Cellulitis is a bacterial infection involving the inner layers of the skin. As signs and symptoms, an painful area of redness increases in size over a few days . The borders of the area of redness are generally not well-demarcated and the skin may be swollen. The area of infection is usually painful. The person may have a fever and myagia.

The legs and face are the most common sites involved. Risk factors include obesity, leg swelling, and old age. The bacteria most commonly involved are streptococci and Staphylococcus aureus.

Treatment is typically with antibiotics taken by mouth, such as cephalexin, amoxicillin or cloxacillin. Around 95% of people are better after 7 to 10 days of treatment. Those with diabetes, however, often have worse outcomes.

Cellulitis is a common disorder, and in the United Kingdom, cellulitis was the reason for 1.6% of admissions to a hospital. Cellulitis in 2015 resulted in about 16,900 deaths worldwide.

Treatment ― OTC Drugs
Advanced cellulitis requires treatment with antibiotics prescribed only by a doctor. If the lesion progresses rapidly and is accompanied by fever and chills, it is advisable to see a doctor as soon as possible.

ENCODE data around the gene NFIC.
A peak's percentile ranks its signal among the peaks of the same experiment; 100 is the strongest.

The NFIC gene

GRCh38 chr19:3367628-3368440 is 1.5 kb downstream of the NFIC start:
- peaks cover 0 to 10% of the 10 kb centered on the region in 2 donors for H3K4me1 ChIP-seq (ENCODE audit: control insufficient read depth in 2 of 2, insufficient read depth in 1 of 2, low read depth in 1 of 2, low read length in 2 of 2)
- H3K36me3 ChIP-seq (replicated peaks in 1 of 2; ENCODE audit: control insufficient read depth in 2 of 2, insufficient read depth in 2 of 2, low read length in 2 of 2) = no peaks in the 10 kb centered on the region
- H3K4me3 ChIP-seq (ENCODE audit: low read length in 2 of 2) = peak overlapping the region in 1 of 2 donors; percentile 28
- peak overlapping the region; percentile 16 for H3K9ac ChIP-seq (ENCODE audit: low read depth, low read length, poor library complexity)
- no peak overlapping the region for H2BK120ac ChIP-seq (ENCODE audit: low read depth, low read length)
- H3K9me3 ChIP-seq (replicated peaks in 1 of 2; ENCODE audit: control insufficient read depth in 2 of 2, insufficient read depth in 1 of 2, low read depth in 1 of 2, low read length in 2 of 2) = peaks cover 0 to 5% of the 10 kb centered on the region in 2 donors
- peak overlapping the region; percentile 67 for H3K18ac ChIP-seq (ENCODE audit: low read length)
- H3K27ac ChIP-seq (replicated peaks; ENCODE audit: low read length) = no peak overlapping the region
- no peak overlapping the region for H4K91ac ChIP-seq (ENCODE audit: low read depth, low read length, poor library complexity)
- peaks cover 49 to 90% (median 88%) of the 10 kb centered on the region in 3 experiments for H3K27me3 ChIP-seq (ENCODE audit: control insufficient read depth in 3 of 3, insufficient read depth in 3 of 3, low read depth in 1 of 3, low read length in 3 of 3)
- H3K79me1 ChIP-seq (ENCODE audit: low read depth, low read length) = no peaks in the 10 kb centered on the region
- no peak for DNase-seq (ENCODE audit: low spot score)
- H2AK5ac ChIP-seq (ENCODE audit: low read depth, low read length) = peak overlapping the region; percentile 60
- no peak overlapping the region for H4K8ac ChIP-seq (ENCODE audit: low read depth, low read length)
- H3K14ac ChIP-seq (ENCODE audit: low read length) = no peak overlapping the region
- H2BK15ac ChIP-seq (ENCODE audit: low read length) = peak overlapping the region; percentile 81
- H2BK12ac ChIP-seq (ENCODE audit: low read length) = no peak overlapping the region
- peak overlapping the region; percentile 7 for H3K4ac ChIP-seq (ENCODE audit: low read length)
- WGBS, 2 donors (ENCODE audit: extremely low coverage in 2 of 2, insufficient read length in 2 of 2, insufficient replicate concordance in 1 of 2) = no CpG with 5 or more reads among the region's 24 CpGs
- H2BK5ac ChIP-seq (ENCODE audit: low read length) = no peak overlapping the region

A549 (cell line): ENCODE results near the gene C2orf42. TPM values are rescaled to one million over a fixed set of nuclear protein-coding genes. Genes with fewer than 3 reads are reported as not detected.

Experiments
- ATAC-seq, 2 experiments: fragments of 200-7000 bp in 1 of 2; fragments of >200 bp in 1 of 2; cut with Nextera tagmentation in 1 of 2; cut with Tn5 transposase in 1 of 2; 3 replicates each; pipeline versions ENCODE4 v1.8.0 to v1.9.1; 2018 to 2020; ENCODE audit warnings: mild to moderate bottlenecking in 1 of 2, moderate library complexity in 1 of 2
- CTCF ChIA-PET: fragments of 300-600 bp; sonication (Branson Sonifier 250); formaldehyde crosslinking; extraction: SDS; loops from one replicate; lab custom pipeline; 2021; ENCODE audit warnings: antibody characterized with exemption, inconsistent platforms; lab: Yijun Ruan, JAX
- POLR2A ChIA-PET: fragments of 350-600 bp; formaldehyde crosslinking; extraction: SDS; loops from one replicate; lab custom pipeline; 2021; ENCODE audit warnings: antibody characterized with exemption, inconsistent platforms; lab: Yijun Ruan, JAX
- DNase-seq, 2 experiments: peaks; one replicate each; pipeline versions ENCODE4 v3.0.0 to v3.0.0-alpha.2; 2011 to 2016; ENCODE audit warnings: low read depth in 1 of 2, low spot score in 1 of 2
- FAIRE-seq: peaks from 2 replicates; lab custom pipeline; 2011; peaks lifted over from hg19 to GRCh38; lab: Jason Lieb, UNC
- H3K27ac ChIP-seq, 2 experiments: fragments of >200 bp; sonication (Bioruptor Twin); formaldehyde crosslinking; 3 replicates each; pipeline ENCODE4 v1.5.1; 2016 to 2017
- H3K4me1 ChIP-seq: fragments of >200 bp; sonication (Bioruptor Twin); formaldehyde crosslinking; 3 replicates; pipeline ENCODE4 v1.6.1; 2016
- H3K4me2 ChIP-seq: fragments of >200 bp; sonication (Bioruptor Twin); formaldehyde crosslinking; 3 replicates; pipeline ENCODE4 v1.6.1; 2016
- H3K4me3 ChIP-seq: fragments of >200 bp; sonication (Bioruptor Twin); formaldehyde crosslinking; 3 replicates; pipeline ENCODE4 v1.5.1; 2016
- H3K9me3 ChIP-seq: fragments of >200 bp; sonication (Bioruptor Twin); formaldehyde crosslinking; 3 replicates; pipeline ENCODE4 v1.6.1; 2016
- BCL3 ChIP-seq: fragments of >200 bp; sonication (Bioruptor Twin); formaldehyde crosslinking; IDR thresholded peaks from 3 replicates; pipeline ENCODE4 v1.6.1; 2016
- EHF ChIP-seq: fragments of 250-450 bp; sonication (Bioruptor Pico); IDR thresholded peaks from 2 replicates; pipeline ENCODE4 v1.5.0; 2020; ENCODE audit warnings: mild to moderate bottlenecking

Applying an over-the-counter antibiotic ointment to early lesions may help. If the ointment is applied too thinly, it may not work at all.

Use OTC pain relievers like acetaminophen to ease the pain.

Keep feet clean and treat athlete's foot because athlete's foot increases the risk of cellulitis.

#First-generation cephalosporins (e.g. Cefradine)
#Bacterial culture
#Third-generation cephalosporins (e.g. Cefditoren Pivoxil)
  • The leg is common location for Cellulitis.
  • Typical case
  • Cellulitis ― healing stage
  • Cellulitis on the left leg. If it spreads widely, high fever can occur, leading to life-threatening septic shock.
  • When the lesion improves, post-inflammatory hyperpigmentation may appear.
  • It can be caused by a wound on the palm.
  • Typical case
  • If a tender erythematous patch spreads quickly, Cellulitis should be suspected.
  • As Cellulitis improves, dead skin cells may peel off, and it may become itchy.
  • Most Cellulitis is accompanied by swelling and erythema in the surrounding area. However, in this exceptional case where there is no surrounding erythema, squamous cell carcinoma should also be suspected.
  • Typical case
  • Healing phase.